2. The Rough Draft & Discipline

Yes, if commitment isn’t a tough enough word to deal with, let’s bring up DISCIPLINE! Yet without it, your rough draft will never become a reality.

The old adage, talk is cheap, is true enough. My goal is not to aggravate you, but to light a fire under you! Discipline, when correctly applied, becomes the best friend your writing will ever have.

So how do you properly apply discipline to your writing? I use three simple rules to keep my own discipline in order so I can complete a rough draft.

  • Set realistic writing goals and schedule
  • Consistently write according to your goals and schedule
  • Never reread what you’ve written

Realistic writing goals

These cover all aspects of your project including purpose for the book, concept, research, outlining & organization, and writing sessions. It sounds like a lot, and it is!

That’s why it is imperative to be REALISTIC in your project’s goals. All projects differ, but all have some degree of all those elements. It’s all part of deciding what you want to say, how you want to say it, and when you want the public to read it.

Ultimately, you have to apply your goals to the calendar. Be realistic in your expectations when you do this. Don’t crowd yourself and squash creativity, but don’t stretch it out so thin that you lose sight of it along the way. And remember, it is not truly a goal until you have committed it to time via your calendar.

Consistently write

Schedule your writing sessions to follow your goals in an organized fashion. Not every book is written from the first chapter to the end in that order. My experience is that this rarely happens.

But every time you sit down to write, stay in your good working flow. This ensures a higher quality in your rough draft than just random thoughts and ideas. Follow your research and your outline or writing plan.

Never reread what you’ve written

Ah, now this is where I catch a lot of people! You write for  awhile. Then you stop and read what you wrote. Next thing you know, your inner critic  has dissected it all and laid it out in front of you along with every iota of criticism it can muster.

Overwhelm follows closely, and before you know it, you’re not writing anymore. You’re too busy beating up on yourself and shaming yourself into thinking you’re just about the worst writer on the planet.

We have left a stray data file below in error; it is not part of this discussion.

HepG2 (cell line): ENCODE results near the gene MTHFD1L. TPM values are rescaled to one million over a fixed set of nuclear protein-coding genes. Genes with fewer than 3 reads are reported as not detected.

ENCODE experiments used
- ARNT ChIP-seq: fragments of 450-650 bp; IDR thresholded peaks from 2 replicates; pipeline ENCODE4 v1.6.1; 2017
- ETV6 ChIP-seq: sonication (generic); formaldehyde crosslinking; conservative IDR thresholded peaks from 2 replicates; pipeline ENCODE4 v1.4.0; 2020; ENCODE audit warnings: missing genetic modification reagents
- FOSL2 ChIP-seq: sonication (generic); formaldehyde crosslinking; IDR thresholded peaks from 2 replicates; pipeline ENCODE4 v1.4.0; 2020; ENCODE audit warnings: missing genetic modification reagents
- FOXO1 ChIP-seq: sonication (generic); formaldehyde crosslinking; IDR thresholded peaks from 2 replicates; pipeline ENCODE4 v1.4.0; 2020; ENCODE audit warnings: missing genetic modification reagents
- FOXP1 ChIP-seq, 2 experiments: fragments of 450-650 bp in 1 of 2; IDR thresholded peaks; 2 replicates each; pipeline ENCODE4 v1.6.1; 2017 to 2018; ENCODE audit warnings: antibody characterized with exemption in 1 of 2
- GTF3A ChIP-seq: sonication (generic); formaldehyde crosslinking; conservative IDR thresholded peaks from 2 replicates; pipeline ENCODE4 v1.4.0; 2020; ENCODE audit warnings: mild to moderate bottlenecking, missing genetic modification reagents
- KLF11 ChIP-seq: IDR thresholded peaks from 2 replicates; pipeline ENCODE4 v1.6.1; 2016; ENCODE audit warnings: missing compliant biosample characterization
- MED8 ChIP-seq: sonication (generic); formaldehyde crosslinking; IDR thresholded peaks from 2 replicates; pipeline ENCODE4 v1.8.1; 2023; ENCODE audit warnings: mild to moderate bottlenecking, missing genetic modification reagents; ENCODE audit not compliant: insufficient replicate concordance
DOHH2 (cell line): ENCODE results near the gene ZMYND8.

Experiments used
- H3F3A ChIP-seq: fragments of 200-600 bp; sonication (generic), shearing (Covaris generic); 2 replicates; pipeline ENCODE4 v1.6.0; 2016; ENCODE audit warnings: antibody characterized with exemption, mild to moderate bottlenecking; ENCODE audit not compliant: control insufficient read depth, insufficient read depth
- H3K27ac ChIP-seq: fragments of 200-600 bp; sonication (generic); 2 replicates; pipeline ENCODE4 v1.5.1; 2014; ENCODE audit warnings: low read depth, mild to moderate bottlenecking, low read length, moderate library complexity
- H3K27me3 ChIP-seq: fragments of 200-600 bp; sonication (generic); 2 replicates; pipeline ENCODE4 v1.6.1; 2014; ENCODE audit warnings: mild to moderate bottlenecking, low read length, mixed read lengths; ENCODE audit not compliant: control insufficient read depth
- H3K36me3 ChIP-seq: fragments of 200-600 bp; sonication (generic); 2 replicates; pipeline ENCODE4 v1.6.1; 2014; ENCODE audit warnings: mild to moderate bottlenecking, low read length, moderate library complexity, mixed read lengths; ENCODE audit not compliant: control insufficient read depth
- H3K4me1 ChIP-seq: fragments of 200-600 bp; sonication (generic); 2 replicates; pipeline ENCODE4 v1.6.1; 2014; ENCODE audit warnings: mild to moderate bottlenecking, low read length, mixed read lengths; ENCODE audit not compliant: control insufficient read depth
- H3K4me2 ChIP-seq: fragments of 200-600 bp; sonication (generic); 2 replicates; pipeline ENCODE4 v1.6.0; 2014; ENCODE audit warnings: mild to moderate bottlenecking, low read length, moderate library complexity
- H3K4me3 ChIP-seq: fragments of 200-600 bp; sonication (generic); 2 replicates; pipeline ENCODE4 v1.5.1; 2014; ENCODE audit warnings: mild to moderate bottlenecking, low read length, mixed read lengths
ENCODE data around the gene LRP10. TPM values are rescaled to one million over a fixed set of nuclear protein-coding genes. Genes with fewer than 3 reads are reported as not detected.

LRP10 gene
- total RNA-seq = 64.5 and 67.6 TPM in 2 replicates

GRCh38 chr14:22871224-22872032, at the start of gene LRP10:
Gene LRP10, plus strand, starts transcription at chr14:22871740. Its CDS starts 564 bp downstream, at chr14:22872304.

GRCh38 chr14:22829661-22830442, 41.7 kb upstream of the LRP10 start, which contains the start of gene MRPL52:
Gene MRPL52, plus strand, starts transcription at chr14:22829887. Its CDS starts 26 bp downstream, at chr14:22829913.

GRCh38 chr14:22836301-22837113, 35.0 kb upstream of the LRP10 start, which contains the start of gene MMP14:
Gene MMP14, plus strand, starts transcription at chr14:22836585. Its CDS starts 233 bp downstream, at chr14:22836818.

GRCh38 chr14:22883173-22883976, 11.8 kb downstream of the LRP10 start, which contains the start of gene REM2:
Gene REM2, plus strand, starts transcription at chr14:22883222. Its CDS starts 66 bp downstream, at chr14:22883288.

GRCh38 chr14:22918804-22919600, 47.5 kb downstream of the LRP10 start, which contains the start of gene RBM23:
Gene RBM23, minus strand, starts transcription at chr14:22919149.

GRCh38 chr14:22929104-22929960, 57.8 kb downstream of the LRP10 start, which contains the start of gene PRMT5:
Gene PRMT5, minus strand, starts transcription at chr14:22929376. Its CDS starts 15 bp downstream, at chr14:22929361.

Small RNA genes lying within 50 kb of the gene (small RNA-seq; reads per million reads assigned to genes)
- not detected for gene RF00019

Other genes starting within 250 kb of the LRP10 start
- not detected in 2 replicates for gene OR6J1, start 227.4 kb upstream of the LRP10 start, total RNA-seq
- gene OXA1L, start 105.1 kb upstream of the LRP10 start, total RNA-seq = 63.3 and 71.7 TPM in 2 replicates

With all of that going on, no wonder your rough draft is a phantom at best. You have to shut down that inner critic. We all have one. It’s a strong negative voice hell-bent on stopping you. It’s rooted in fear and insecurity and it is deadly to your writing.

The way to turn it off is to stop rereading your work. Let all  your writing go into finishing that rough draft. There is an appropriate time for revising and editing, but it is NOT when you are creating your rough draft! Never!

3. The Rough Draft & Focus

Focus is such a tricky thing; it’s so easy to lose it! One minute you’re working in a straight line, and in the next you’re totally off track doing something not even remotely related to your project.

Many rough drafts fall victim to lack of focus. Take a minute to look at your own focusing skills. I dare say everyone has a weak spot or two where focus flies out the window and you run a-ground for the day.

The need for unbroken focus is why I tell you to block your distractions when working on your writing project. Your rough draft depends on your ability to shut down things that don’t pertain to its creation. It’s not a book until that first draft is complete.

Shut down distractions. Create a quiet peaceful place in which to work. Set the mood that best encourages and supports your undivided attention for writing. Family members and beloved pets will be none the worse for wear in having to step aside for a time in the evening to let you write. Friends will not unfriend you on Facebook if you are not available 24/7/365. (Some of them might even buy a copy of your book when its published!)